The team becomes Dementia Friends
The team at Specsavers in Chesterfield has undergone specialist training in order to better understand the needs of customers suffering from dementia.
Dementia Friends training
Specsavers employees nationwide are completing Dementia Friends training, an initiative run by the Alzheimer’s Society. In doing so they become recognised as a Dementia Friends, with a badge to wear on their uniforms to indicate their increased level of dementia awareness to customers. Specsavers’ home- and care home-visiting teams – Specsavers Healthcall – are also completing the training.
Vicki Bainbridge, store director of Specsavers in Chesterfield says: ‘Being more aware of dementia is an incredibly positive development for our team and our offering to customers.
‘Many people think that dementia is all to do with someone’s memory – but it is much more than that. By uncovering the truth about dementia it really opened my eyes to how at Specsavers, when performing our daily duties, we can all take a little time to support and care.’
‘We are proud to say that we now have 21 fully trained Dementia Friends in our store.’
How does dementia affect the senses?
The comprehensive training covers all aspects of dementia and discusses how it affects people in different ways. With particular relevance to Specsavers it also describes how senses can be affected, including sight and hearing.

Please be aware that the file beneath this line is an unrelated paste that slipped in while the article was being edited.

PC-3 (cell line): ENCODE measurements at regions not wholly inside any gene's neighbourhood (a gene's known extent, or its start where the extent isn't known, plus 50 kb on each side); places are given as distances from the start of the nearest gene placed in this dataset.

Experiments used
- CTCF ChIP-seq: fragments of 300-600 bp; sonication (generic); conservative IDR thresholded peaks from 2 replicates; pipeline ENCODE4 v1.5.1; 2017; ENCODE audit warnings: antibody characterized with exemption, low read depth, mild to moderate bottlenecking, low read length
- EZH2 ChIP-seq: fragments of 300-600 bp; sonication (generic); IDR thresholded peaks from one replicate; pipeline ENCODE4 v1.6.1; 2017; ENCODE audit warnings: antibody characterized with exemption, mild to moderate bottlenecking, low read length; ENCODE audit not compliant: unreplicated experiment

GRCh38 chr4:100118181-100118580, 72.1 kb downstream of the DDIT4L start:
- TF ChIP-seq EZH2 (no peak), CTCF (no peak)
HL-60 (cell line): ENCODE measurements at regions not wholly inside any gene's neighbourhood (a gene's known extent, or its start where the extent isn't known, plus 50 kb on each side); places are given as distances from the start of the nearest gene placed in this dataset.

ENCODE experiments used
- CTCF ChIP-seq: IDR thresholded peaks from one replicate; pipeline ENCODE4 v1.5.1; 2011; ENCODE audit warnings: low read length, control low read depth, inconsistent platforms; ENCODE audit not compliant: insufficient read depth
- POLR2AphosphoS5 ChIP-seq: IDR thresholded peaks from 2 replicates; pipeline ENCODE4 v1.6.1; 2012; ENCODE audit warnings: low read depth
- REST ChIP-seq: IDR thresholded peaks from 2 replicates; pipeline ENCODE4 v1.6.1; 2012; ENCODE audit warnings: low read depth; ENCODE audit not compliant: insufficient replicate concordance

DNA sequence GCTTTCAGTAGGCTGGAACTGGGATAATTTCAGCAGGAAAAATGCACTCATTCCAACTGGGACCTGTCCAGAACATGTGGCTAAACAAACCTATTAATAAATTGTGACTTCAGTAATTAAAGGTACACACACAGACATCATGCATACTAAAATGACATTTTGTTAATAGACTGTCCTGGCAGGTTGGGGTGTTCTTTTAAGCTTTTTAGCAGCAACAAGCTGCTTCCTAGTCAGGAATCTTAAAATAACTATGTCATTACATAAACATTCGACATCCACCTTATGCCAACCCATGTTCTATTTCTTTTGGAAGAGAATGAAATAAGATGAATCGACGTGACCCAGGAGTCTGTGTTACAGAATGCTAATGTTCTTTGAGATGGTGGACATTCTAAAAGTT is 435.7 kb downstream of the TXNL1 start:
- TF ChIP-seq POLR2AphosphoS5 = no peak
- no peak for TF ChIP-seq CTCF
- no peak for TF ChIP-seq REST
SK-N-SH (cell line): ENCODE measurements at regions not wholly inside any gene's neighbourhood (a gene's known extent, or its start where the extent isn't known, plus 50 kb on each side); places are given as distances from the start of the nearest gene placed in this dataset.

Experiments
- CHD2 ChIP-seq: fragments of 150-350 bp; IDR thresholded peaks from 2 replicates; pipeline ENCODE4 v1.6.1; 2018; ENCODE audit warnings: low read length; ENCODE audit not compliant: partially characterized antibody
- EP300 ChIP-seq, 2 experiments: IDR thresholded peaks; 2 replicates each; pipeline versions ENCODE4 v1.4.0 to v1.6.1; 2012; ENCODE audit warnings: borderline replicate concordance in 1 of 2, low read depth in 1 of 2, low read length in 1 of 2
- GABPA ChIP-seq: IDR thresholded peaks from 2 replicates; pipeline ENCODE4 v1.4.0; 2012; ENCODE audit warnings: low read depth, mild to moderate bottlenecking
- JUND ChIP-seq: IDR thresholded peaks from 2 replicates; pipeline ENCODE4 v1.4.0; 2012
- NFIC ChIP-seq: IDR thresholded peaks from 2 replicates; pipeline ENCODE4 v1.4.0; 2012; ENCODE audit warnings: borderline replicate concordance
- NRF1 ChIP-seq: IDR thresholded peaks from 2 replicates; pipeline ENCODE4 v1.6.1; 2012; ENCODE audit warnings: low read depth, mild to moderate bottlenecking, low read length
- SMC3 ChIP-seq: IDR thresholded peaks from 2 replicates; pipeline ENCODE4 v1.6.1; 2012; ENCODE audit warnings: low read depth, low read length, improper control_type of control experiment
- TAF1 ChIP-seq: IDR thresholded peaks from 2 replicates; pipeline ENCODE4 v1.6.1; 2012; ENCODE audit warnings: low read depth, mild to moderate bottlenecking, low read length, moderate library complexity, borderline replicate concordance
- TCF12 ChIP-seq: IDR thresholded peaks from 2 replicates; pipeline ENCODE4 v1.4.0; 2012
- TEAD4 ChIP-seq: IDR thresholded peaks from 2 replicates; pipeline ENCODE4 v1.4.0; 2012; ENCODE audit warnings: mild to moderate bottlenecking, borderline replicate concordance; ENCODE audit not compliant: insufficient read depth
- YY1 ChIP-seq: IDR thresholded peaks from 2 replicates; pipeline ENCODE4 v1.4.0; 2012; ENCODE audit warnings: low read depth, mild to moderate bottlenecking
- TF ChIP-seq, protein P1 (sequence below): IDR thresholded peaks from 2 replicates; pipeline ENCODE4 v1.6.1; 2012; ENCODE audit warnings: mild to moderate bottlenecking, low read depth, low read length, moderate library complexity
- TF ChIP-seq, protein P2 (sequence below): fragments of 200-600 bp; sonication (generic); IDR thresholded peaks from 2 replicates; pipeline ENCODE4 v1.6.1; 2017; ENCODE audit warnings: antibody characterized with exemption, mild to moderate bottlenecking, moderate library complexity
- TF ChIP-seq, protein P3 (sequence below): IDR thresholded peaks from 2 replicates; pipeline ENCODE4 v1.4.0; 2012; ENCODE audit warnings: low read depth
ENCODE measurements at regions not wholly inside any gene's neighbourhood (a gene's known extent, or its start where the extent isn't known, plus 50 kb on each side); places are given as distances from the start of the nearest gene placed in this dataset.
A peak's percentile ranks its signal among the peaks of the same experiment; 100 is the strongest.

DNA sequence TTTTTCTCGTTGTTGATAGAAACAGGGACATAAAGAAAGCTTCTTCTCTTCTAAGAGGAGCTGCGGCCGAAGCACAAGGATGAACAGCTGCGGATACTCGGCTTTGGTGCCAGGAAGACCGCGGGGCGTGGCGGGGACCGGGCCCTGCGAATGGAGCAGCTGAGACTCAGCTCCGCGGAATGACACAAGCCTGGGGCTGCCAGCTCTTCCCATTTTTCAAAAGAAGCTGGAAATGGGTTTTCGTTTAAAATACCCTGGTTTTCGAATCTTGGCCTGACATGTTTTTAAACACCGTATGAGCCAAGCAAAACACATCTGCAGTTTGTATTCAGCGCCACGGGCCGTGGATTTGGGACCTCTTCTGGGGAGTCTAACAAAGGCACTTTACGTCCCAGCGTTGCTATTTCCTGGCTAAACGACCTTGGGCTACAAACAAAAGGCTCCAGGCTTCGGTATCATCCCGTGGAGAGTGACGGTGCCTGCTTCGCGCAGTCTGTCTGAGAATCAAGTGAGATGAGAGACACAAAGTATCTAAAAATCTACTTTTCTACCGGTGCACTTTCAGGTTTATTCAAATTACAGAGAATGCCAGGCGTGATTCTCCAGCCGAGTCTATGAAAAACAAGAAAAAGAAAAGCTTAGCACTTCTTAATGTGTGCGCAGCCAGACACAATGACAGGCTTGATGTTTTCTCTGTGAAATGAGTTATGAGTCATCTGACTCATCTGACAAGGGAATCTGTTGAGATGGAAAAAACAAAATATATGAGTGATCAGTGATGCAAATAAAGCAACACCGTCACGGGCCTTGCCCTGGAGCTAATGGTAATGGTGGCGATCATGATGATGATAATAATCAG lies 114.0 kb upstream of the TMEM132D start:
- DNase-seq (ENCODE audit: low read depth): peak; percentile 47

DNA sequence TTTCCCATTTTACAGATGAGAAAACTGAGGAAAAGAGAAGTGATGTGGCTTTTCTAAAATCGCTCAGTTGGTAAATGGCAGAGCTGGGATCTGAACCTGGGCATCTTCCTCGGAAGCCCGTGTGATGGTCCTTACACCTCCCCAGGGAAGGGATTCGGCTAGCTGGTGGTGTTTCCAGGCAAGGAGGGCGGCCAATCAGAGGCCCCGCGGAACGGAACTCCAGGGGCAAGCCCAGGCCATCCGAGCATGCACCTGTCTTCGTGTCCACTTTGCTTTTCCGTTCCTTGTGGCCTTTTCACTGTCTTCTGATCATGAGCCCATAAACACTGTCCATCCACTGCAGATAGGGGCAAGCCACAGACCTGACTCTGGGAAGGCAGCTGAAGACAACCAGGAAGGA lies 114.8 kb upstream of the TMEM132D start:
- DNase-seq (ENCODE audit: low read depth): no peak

Those with dementia commonly experience problems with their sight and visual perception, causing them to misinterpret the world around them. Some sufferers can experience hallucinations. On top of that, research has revealed that almost half of dementia patients in care homes are wearing glasses with the wrong prescription, leading to increased isolation and confusion.
Specsavers learning and development manager Samantha Jessop said: ‘By providing dementia awareness training we are taking necessary steps to equip all colleagues with the necessary skills to support all of our customers and continue to provide the same excellent service that we pride ourselves upon, regardless of the personal struggles any of our customers may be facing. I’m delighted we are now offering this as part of our core training offer.’
Specsavers is also urging anyone over the age of 55 to undergo regular hearing tests as research suggests that people with untreated hearing loss are more likely to develop Alzheimer’s. Hearing tests at Specsavers are free.